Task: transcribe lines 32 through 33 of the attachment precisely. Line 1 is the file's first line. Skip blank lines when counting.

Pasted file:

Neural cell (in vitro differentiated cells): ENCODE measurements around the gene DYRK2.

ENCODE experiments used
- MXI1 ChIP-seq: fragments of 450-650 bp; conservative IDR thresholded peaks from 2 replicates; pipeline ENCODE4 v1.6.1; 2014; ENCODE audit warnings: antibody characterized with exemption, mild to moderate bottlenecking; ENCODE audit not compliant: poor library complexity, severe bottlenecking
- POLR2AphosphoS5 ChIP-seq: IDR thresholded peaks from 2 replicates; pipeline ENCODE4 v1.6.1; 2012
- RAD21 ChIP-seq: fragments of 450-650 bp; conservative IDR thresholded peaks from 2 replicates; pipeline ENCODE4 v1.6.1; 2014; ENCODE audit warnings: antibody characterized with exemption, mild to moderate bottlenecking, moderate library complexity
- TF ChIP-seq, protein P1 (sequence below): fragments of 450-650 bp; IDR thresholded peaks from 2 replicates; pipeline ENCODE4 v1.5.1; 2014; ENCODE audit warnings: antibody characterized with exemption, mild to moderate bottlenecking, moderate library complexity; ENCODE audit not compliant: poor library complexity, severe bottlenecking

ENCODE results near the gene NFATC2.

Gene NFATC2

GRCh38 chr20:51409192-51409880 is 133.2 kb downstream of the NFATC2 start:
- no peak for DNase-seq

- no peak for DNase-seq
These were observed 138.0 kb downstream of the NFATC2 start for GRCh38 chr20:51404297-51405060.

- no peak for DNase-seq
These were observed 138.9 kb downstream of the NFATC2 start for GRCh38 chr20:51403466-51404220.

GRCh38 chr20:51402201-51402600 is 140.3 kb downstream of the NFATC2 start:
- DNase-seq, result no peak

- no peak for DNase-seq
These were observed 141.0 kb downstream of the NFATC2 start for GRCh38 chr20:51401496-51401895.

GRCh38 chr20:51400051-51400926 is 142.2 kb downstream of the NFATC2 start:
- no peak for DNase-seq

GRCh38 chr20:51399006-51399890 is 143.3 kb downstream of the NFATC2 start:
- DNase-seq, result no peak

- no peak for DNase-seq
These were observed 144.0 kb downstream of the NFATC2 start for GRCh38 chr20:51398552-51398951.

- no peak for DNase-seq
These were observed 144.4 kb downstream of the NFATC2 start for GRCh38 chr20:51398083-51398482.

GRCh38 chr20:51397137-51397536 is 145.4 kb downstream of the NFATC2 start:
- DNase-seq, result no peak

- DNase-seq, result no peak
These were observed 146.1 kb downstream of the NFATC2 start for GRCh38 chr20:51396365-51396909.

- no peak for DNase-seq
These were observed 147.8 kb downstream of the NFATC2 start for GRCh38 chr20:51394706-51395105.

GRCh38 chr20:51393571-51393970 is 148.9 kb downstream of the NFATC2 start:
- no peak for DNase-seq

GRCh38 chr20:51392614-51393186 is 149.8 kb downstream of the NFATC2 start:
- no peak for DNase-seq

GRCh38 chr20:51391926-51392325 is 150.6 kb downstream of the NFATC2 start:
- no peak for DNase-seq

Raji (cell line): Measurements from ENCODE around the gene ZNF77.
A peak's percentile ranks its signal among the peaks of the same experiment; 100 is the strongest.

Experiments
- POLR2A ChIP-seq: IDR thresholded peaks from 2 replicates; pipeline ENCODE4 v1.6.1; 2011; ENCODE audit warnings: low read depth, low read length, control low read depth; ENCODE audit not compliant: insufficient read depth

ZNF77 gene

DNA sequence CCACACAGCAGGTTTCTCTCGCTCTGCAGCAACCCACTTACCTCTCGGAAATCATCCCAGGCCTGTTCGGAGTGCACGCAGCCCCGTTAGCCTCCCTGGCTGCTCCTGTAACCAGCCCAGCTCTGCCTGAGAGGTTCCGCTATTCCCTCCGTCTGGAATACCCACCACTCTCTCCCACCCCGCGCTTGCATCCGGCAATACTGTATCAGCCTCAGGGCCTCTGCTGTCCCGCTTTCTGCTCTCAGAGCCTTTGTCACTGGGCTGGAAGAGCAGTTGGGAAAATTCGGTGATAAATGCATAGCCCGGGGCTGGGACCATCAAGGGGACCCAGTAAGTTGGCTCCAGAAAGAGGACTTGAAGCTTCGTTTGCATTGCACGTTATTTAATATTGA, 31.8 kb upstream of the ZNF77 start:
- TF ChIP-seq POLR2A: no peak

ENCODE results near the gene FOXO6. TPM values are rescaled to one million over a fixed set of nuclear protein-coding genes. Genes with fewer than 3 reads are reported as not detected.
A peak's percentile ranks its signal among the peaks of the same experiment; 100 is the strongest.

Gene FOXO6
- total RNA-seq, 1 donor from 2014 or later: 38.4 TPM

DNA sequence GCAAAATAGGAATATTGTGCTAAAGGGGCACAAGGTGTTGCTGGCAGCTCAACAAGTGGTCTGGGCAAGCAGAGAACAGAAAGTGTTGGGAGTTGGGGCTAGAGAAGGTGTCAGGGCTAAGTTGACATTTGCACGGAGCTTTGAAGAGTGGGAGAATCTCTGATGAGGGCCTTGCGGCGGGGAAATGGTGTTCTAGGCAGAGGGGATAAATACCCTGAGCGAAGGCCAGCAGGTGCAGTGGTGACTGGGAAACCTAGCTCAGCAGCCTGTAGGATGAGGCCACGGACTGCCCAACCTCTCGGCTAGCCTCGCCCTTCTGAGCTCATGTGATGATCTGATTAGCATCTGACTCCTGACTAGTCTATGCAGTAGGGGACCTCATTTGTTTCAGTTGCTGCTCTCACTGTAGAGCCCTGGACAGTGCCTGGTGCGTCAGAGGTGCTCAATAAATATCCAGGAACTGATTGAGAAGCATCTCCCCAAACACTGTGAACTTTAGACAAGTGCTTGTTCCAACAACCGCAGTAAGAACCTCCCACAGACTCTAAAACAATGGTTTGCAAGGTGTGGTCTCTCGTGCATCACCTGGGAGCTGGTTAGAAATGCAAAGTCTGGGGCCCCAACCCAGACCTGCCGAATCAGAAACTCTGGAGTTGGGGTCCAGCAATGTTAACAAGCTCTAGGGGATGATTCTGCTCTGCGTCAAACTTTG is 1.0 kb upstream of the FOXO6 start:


These were observed 147.8 kb downstream of the NFATC2 start for GRCh38 chr20:51394706-51395105.

GRCh38 chr20:51393571-51393970 is 148.9 kb downstream of the NFATC2 start: